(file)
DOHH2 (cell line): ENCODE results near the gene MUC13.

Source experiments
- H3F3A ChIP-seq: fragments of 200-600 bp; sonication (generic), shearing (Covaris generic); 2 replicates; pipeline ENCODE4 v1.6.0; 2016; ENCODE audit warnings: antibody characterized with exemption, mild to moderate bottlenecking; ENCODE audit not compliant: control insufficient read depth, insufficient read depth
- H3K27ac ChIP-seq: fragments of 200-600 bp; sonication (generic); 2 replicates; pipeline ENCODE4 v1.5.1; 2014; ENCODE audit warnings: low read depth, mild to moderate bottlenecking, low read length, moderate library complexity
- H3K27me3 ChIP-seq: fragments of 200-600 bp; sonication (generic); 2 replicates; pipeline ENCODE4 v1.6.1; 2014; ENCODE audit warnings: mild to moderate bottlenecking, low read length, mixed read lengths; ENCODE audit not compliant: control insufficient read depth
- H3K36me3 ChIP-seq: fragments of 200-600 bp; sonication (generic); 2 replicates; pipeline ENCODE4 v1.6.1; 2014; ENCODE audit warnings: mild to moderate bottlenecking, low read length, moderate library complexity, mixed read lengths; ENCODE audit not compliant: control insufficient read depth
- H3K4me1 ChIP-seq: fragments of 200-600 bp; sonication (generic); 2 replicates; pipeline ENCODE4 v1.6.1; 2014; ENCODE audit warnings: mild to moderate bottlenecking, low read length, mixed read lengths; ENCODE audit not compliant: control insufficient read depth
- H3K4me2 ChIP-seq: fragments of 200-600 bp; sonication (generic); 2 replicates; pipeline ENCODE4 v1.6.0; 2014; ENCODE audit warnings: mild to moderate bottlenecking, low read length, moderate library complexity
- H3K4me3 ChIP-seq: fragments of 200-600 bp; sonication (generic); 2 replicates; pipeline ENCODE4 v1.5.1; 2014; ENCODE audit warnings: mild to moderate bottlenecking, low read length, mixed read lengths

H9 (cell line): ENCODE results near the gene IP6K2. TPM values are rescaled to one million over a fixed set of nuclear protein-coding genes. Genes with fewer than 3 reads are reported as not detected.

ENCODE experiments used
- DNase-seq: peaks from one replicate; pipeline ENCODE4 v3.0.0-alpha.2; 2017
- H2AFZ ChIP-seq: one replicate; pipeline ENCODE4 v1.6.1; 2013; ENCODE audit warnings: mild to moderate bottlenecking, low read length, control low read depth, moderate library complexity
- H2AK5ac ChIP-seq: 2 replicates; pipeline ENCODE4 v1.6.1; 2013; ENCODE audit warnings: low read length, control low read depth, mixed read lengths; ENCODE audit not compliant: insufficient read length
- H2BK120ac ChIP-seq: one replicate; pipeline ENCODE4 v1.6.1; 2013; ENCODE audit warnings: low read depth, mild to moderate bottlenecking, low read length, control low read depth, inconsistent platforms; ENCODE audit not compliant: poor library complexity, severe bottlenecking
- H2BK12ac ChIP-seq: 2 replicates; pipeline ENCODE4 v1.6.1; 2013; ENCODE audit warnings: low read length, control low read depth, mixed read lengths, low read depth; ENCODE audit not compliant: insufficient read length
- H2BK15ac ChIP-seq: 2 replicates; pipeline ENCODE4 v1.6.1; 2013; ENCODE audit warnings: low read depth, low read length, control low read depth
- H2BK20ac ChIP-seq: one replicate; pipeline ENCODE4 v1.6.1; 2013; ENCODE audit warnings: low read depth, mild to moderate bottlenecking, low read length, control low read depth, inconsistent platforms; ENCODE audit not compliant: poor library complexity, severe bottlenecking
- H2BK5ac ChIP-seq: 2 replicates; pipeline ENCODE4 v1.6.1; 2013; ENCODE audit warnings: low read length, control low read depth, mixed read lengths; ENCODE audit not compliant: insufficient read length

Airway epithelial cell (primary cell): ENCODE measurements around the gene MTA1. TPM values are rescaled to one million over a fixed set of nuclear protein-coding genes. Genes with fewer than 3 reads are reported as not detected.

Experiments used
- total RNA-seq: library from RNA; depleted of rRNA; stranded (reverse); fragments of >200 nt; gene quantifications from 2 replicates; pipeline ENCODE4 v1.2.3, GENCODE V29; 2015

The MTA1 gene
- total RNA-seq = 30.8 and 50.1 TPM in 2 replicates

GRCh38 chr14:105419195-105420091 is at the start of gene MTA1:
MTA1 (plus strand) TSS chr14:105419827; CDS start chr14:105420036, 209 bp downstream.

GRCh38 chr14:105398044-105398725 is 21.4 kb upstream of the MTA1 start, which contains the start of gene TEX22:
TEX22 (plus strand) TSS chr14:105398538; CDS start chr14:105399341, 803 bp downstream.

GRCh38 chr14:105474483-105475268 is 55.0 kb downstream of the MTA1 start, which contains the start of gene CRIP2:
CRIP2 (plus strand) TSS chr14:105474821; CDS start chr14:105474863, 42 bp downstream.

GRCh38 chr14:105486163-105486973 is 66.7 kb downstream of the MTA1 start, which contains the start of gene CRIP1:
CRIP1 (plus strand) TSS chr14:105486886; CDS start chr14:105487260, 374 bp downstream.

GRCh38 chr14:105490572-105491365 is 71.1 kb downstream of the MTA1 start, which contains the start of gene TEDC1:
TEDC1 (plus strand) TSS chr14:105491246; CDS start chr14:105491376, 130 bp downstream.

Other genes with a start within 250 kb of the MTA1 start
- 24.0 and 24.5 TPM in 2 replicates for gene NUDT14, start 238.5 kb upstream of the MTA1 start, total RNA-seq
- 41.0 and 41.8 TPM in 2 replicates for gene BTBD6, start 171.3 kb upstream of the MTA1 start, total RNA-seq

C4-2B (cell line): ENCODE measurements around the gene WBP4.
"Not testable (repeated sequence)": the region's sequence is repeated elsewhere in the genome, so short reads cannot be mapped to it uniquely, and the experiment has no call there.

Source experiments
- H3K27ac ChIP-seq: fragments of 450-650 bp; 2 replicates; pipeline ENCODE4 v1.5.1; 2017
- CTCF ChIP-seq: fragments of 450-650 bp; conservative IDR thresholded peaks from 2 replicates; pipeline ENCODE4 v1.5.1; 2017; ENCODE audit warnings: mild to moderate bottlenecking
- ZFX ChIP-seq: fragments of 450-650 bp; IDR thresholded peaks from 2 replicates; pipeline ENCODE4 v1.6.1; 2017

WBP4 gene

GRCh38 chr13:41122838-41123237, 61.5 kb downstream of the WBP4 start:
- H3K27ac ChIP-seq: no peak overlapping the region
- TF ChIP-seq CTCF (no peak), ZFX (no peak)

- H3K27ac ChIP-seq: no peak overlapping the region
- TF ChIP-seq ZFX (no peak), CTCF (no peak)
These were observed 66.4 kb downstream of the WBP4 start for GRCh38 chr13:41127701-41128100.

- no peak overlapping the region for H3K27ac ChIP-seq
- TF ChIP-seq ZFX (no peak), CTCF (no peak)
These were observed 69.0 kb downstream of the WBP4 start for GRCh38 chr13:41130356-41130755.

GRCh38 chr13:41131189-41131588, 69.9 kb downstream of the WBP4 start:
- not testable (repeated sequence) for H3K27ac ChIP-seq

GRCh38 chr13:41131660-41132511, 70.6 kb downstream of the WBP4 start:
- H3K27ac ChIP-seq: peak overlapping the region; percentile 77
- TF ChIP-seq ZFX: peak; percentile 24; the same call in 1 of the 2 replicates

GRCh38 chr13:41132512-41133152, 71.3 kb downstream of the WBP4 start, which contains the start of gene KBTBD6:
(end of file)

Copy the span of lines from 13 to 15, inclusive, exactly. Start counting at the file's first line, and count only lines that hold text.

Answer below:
- H2AFZ ChIP-seq: one replicate; pipeline ENCODE4 v1.6.1; 2013; ENCODE audit warnings: mild to moderate bottlenecking, low read length, control low read depth, moderate library complexity
- H2AK5ac ChIP-seq: 2 replicates; pipeline ENCODE4 v1.6.1; 2013; ENCODE audit warnings: low read length, control low read depth, mixed read lengths; ENCODE audit not compliant: insufficient read length
- H2BK120ac ChIP-seq: one replicate; pipeline ENCODE4 v1.6.1; 2013; ENCODE audit warnings: low read depth, mild to moderate bottlenecking, low read length, control low read depth, inconsistent platforms; ENCODE audit not compliant: poor library complexity, severe bottlenecking